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December 29, 2009
by Mary Dickinson
January 28, 2005
It was later in the afternoon, so we decided to order a dinner. The menu offered several things from the low country. That means the land, like Savannah, that has a lot of swamp and is near the ocean. In Savannah, cooking recipes were affected by the Creoles, and their traditions were offered on the menu as well. Most dinners were either seafood or steak.
I’m trying to find delicious ways to prepare grouper, so I ordered that, fried. The meat was firm and fresh and deep-fried in bread crumbs. The waitress allowed me to substitute veggies for the potato. They consisted of broccoli, cauliflower, carrots, and yellow squash and were fresh. Coleslaw was also included, and it was crisp and fresh. Of course, Southern hospitality insisted on hush puppies, and it was a nice touch. That dinner cost $16.95.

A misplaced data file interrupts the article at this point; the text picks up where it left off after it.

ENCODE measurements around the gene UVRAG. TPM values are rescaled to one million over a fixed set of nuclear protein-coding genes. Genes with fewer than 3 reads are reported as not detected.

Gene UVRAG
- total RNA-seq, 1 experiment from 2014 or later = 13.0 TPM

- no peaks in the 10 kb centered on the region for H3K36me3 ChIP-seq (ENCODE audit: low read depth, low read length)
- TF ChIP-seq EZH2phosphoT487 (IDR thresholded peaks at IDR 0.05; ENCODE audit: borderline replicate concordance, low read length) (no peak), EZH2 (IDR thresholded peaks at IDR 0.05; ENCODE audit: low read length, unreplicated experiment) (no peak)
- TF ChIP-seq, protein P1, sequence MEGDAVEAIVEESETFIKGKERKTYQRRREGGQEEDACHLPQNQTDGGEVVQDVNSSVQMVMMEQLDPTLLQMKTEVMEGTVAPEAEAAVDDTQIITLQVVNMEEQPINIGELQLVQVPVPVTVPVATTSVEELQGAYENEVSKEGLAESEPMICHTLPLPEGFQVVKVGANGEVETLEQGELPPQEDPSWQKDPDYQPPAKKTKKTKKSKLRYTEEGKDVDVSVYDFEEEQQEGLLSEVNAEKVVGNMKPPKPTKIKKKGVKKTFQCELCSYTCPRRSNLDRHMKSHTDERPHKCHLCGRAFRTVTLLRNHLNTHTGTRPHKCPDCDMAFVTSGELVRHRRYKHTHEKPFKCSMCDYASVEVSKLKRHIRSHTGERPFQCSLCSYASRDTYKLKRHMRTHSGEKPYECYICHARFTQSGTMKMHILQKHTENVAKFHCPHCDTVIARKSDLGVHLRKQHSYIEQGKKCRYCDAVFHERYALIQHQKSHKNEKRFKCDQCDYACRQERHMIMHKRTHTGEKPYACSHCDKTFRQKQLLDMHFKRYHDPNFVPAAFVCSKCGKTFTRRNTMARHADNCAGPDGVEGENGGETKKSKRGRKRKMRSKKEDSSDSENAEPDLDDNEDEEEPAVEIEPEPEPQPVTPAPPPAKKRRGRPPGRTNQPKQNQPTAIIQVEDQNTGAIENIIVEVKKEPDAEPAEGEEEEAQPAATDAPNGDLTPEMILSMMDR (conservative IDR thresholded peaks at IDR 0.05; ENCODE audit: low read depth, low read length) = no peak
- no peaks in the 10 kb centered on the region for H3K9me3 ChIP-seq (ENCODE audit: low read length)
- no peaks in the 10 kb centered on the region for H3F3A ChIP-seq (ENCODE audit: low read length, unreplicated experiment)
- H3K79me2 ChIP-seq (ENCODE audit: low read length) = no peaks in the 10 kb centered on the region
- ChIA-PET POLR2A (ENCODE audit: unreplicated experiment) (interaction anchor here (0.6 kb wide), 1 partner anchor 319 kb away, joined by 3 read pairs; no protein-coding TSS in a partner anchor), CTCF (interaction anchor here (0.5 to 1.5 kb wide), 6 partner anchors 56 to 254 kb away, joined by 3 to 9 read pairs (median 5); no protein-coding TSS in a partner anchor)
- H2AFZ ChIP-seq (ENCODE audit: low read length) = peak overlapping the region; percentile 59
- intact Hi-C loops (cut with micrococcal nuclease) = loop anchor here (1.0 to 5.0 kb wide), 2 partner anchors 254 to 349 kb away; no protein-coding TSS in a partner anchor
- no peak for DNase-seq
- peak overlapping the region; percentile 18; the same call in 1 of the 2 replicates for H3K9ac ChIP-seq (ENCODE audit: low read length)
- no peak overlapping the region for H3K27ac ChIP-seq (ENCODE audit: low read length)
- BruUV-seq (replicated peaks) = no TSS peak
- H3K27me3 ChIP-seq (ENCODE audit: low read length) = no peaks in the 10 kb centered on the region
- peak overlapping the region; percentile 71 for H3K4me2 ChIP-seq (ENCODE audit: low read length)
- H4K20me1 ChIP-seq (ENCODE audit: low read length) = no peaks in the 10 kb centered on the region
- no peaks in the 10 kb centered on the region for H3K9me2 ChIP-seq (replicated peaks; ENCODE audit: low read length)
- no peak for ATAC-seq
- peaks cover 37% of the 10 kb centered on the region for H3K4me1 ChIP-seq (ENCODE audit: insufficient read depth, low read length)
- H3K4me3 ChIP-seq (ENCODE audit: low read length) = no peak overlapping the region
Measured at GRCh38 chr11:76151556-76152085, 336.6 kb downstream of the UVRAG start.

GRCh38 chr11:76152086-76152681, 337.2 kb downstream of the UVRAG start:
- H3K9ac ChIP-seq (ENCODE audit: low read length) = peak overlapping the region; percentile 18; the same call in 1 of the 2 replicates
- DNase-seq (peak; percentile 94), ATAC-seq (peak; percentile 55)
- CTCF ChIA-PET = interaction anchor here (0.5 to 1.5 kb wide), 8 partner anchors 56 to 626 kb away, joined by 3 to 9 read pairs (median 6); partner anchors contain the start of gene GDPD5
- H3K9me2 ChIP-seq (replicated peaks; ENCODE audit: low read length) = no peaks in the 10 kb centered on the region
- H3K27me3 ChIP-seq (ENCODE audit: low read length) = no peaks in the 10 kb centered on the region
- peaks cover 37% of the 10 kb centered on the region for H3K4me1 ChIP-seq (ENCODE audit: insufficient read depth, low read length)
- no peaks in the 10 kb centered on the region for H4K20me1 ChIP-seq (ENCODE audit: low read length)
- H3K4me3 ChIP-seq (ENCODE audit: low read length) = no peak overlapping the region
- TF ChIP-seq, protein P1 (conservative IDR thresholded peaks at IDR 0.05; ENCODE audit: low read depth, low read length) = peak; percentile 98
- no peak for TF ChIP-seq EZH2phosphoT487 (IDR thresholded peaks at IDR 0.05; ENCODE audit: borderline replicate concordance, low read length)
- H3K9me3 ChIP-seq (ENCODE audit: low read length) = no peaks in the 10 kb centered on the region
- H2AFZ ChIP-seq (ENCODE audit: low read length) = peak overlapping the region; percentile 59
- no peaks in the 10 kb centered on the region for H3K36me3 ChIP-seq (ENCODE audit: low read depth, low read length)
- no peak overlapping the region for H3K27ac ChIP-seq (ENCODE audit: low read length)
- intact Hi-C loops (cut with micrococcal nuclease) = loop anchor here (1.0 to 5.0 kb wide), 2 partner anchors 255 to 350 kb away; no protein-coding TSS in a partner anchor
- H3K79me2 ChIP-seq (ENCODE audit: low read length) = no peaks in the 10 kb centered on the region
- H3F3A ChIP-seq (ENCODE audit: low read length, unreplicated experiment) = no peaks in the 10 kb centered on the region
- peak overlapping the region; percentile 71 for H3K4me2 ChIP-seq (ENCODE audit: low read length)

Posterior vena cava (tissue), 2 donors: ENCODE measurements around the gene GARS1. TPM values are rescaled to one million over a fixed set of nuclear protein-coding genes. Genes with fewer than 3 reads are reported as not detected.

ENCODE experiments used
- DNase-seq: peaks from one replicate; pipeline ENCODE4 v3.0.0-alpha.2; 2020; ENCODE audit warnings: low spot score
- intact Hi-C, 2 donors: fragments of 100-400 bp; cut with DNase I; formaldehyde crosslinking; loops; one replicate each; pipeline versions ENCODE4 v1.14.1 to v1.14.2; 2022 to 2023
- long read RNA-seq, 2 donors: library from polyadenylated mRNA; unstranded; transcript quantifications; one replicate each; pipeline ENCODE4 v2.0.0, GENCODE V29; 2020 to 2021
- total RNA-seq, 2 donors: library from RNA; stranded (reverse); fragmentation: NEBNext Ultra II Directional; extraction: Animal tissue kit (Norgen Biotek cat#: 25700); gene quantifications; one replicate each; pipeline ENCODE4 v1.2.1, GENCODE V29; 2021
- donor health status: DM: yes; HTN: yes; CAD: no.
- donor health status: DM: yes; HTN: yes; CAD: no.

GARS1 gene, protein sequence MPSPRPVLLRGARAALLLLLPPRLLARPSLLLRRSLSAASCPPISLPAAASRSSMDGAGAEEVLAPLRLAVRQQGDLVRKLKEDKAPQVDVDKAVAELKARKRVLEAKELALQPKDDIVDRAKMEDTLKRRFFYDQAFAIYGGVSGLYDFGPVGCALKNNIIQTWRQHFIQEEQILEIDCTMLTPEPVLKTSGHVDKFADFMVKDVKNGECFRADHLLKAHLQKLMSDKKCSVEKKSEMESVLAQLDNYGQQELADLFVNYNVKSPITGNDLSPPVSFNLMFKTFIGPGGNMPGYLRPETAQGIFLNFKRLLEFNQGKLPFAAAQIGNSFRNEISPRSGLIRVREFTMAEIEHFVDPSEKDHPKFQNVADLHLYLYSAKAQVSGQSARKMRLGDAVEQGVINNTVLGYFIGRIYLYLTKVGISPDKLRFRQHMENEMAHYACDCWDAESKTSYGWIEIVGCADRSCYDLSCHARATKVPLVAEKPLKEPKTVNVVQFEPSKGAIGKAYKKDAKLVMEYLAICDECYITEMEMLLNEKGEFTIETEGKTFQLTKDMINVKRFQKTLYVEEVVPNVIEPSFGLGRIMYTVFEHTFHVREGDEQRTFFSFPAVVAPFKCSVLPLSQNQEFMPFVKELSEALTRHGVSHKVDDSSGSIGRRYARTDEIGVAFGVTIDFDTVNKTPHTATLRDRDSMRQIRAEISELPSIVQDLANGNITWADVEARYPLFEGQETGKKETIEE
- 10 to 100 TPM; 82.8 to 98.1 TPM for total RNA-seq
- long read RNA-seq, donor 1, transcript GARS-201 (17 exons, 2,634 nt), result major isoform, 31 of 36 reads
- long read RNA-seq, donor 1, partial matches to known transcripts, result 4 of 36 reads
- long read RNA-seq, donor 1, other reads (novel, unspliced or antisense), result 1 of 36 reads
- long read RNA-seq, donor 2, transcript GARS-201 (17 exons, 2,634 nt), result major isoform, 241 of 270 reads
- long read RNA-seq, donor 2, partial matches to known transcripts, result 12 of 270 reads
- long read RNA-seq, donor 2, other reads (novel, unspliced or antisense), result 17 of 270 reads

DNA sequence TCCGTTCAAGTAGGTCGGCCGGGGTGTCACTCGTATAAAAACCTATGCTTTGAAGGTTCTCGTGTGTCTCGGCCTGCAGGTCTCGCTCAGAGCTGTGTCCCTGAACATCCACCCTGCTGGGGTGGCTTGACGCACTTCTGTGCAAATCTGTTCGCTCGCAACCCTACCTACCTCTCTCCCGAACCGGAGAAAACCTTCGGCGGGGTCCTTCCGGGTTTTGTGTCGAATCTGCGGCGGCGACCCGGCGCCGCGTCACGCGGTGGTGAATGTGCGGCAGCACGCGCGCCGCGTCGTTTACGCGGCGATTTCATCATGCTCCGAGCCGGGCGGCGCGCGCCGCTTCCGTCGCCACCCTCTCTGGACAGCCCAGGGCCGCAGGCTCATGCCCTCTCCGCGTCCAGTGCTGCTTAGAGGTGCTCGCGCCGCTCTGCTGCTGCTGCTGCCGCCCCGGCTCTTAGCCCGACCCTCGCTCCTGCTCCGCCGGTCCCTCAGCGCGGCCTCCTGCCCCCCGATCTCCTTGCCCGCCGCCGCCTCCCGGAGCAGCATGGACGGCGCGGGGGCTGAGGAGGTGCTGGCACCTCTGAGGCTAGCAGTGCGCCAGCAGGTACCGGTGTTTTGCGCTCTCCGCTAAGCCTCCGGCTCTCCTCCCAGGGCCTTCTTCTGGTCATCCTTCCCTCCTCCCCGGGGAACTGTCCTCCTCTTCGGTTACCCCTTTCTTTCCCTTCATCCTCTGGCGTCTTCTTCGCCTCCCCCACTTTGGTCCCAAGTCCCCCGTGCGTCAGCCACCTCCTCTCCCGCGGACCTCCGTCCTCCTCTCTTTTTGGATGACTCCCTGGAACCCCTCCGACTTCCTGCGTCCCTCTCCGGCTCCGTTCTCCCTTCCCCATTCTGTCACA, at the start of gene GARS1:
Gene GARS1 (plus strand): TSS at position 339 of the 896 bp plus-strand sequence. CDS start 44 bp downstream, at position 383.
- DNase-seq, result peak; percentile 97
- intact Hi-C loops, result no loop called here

Bob ordered a 12-ounce chopped sirloin, charbroiled. It came with French fries and coleslaw. It was very nicely done, but 12 ounces is a lot for any man at one sitting. The fries were excellent. That dinner cost $10.95.
The menu offered interesting desserts like Bourbon Pecan Pie, $3.95, but we’re trying to diet, so we decided not to indulge.
From journal Daylight in the history of Old Savannah
October 12, 2003
The spinach dip appetizer was pretty good, but not anything spectacular. We both just ordered sandwiches, but we took a couple bites and were ready to ask for the check--it was the worst dinner I have paid for in a long time. Bottom line: save your money and wander away from River Street for a worthy dinner in Savannah.
From journal Quick trip to River Street for drinks, eats, and s